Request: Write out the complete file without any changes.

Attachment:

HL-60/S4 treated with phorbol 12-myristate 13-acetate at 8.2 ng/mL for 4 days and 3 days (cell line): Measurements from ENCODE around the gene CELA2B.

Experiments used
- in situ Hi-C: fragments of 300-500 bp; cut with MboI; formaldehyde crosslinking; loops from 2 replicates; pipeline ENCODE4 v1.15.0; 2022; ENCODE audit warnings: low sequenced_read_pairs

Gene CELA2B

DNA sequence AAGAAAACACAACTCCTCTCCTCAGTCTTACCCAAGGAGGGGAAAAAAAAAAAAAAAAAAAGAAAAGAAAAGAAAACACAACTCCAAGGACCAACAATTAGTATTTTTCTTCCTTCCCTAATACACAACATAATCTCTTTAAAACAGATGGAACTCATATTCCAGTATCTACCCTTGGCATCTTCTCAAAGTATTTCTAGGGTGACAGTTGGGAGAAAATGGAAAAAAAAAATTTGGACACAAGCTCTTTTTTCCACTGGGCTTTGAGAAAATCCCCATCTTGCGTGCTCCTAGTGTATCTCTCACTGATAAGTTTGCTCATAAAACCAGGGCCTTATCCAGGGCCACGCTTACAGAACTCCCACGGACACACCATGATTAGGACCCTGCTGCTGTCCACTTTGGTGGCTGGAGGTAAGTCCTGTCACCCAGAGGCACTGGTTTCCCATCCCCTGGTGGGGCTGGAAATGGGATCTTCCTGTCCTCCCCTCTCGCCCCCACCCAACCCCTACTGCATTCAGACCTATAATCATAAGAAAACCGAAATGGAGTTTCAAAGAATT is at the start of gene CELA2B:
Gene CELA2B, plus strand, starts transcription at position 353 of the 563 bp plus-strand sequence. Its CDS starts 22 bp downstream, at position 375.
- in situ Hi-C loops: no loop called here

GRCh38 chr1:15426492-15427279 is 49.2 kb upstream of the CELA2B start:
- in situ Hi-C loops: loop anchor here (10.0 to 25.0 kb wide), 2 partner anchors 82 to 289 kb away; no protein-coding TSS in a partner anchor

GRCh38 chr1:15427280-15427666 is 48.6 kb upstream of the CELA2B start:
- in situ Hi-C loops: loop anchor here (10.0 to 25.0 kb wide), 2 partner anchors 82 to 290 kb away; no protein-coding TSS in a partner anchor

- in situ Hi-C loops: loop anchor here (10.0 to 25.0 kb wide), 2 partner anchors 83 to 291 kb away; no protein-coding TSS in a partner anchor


HL-60/S4 treated with phorbol 12-myristate 13-acetate at 8.2 ng/mL for 4 days and 3 days (cell line): Measurements from ENCODE around the gene CELA2B.

Experiments used
- in situ Hi-C: fragments of 300-500 bp; cut with MboI; formaldehyde crosslinking; loops from 2 replicates; pipeline ENCODE4 v1.15.0; 2022; ENCODE audit warnings: low sequenced_read_pairs

Gene CELA2B

DNA sequence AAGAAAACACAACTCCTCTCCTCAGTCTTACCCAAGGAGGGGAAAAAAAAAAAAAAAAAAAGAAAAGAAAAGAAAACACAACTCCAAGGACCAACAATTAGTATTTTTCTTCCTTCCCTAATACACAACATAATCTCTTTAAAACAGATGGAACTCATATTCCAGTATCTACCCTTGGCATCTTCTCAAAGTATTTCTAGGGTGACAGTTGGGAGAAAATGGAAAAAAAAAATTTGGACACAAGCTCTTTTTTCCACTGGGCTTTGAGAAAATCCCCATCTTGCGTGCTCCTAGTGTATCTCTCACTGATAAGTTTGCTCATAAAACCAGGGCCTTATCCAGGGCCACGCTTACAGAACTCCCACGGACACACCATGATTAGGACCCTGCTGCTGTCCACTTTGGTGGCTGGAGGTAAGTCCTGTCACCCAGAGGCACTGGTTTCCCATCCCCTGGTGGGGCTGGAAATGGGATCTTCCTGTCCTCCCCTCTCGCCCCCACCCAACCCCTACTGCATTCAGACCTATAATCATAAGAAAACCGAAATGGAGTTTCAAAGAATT is at the start of gene CELA2B:
Gene CELA2B, plus strand, starts transcription at position 353 of the 563 bp plus-strand sequence. Its CDS starts 22 bp downstream, at position 375.
- in situ Hi-C loops: no loop called here

GRCh38 chr1:15426492-15427279 is 49.2 kb upstream of the CELA2B start:
- in situ Hi-C loops: loop anchor here (10.0 to 25.0 kb wide), 2 partner anchors 82 to 289 kb away; no protein-coding TSS in a partner anchor

GRCh38 chr1:15427280-15427666 is 48.6 kb upstream of the CELA2B start:
- in situ Hi-C loops: loop anchor here (10.0 to 25.0 kb wide), 2 partner anchors 82 to 290 kb away; no protein-coding TSS in a partner anchor

- in situ Hi-C loops: loop anchor here (10.0 to 25.0 kb wide), 2 partner anchors 83 to 291 kb away; no protein-coding TSS in a partner anchor